Investigating Your Doctor’s Malpractice History
Many of our clients express concerns about the lack of readily available information about the malpractice history of their doctors. Some are disturbed to hear that their physician had previously paid one or more malpractice claims, and surprised to learn that this information was available to them in the Physician Profiles section of the Board of Registration in Medicine website. Others want to make sure that a record of the settlement or jury verdict they have received is publicly available for the benefit of other prospective patients.
Massachusetts insurers must report every malpractice settlement or verdict to the state medical board, which is public, and to a national data base, which is available only to health care professionals. In 1997, Massachusetts became the first state to post these malpractice payments on the internet. The available information was limited to ten years from the date of the payment, and to a notation that the amount of the payment was “below average,” “average” or “above average” for the specialty, along with the percentage of doctors in that specialty who had made malpractice payments. Still, at that time, it was viewed as a promising first step in providing information to health care consumers.
However, as a recent article in the Boston Globe explains, Massachusetts has failed to keep pace with other states in providing information to health care consumers. The Massachusetts Board of Registration regularly removes records for physicians who are no longer licensed in Massachusetts, leaving those doctors free to move to other states and leave their Massachusetts history behind.
Even information supposedly required to be posted is often delayed or missing. Insurers are sometimes slow to report settlement payments, often doing so only quarterly or even less frequently. And once the information reaches the Board, there is usually an additional delay before the payment data is actually posted to the website. And in most cases involving multiple health care providers, the insurer decides how the settlement will be allocated among the various defendants. In these cases, some physicians who were deeply involved in a malpractice case may escape a public record if the insurer chooses to charge the payment to another provider.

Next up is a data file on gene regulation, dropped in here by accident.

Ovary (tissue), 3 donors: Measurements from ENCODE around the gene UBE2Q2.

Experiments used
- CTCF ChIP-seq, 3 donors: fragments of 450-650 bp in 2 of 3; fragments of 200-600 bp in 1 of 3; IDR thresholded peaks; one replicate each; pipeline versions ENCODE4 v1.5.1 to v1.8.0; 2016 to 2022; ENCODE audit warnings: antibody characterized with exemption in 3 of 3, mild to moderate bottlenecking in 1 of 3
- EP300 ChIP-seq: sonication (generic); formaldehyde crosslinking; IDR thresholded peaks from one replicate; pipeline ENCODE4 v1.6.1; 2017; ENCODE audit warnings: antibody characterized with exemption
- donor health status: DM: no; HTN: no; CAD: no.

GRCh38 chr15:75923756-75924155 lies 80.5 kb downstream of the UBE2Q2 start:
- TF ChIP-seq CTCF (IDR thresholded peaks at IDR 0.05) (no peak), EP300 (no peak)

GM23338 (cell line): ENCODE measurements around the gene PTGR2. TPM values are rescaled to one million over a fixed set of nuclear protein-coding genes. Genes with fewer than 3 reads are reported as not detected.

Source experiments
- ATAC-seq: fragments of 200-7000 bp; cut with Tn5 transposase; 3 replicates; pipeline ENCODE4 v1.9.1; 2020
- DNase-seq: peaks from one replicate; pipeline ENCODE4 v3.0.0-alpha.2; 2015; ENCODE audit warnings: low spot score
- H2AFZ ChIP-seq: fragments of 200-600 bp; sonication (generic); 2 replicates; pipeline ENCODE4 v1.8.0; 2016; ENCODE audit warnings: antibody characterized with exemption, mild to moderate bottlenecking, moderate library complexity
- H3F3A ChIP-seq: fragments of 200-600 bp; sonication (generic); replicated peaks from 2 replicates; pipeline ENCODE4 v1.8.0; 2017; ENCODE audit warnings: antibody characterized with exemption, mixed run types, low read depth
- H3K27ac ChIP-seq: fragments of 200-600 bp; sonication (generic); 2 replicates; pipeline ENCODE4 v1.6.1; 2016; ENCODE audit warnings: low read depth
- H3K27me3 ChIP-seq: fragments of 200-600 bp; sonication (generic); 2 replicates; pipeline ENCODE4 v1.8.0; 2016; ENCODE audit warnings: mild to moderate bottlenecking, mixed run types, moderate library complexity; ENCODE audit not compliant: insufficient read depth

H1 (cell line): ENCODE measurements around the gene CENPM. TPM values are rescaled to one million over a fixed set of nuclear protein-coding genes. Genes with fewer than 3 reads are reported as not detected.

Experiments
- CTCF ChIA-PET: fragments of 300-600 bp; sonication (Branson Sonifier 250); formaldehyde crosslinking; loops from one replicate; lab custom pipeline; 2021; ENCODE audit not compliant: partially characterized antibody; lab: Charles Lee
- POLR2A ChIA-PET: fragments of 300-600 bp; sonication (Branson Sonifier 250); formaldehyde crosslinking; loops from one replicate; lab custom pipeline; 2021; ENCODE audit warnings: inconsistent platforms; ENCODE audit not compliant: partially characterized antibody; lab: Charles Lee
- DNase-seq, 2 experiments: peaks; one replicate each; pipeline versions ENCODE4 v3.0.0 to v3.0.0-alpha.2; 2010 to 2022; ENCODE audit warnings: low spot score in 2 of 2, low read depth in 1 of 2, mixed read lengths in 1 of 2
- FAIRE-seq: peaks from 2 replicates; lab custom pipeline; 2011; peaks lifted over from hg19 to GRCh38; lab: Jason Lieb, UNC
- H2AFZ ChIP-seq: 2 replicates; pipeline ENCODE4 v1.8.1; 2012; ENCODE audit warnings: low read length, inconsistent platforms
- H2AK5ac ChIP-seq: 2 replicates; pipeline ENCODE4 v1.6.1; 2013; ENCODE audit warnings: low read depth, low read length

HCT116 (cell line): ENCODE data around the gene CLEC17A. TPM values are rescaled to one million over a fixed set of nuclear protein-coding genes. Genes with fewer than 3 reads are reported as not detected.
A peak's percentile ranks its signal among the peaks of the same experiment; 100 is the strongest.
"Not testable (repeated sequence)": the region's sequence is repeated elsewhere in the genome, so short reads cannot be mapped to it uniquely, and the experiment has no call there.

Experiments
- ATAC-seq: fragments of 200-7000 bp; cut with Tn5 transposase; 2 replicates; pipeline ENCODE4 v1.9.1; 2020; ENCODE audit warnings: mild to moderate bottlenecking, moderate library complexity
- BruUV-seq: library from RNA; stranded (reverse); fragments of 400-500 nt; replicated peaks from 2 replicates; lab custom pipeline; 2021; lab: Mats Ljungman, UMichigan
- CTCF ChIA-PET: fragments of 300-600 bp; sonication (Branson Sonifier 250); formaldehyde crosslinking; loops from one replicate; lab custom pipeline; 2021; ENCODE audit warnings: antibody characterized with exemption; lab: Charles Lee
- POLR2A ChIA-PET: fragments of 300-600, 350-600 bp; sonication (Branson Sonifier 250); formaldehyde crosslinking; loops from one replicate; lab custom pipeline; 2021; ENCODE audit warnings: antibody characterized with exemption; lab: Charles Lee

By contrast, Florida makes available an extensive searchable database that includes all insurance payments for doctors and hospitals (and lawyers!), as well as a license verification that includes disciplinary information and criminal convictions.
Other New England states also lag behind. For example, New Hampshire allows patients to look up physicians by name, and also to read a summary of disciplinary actions. Rhode Island consumers also have access to a searchable list of physician disciplinary histories dating back to the 1980s. But neither state publishes information about malpractice settlements and verdicts, unless the payment also results in disciplinary action–which is rare.
And all of the sites suffer from a common flaw: they do not provide information about pending lawsuits or disciplinary proceedings. Since court cases and board prosecutions can take several years to resolve, that means that the most current information about a physician’s practice problems isn’t available, unless a consumer makes the effort to go to the courthouse or the board of registration office. By the time the result is actually made available to the public, the medical care in question occurred many years earlier. This time lag suffers from two problems: a physician may have improved his practices or gained further education and experience so that he is truly a better doctor–or other patients may have been harmed in the intervening years. The first is unfair to physicians; the second is dangerous to the public.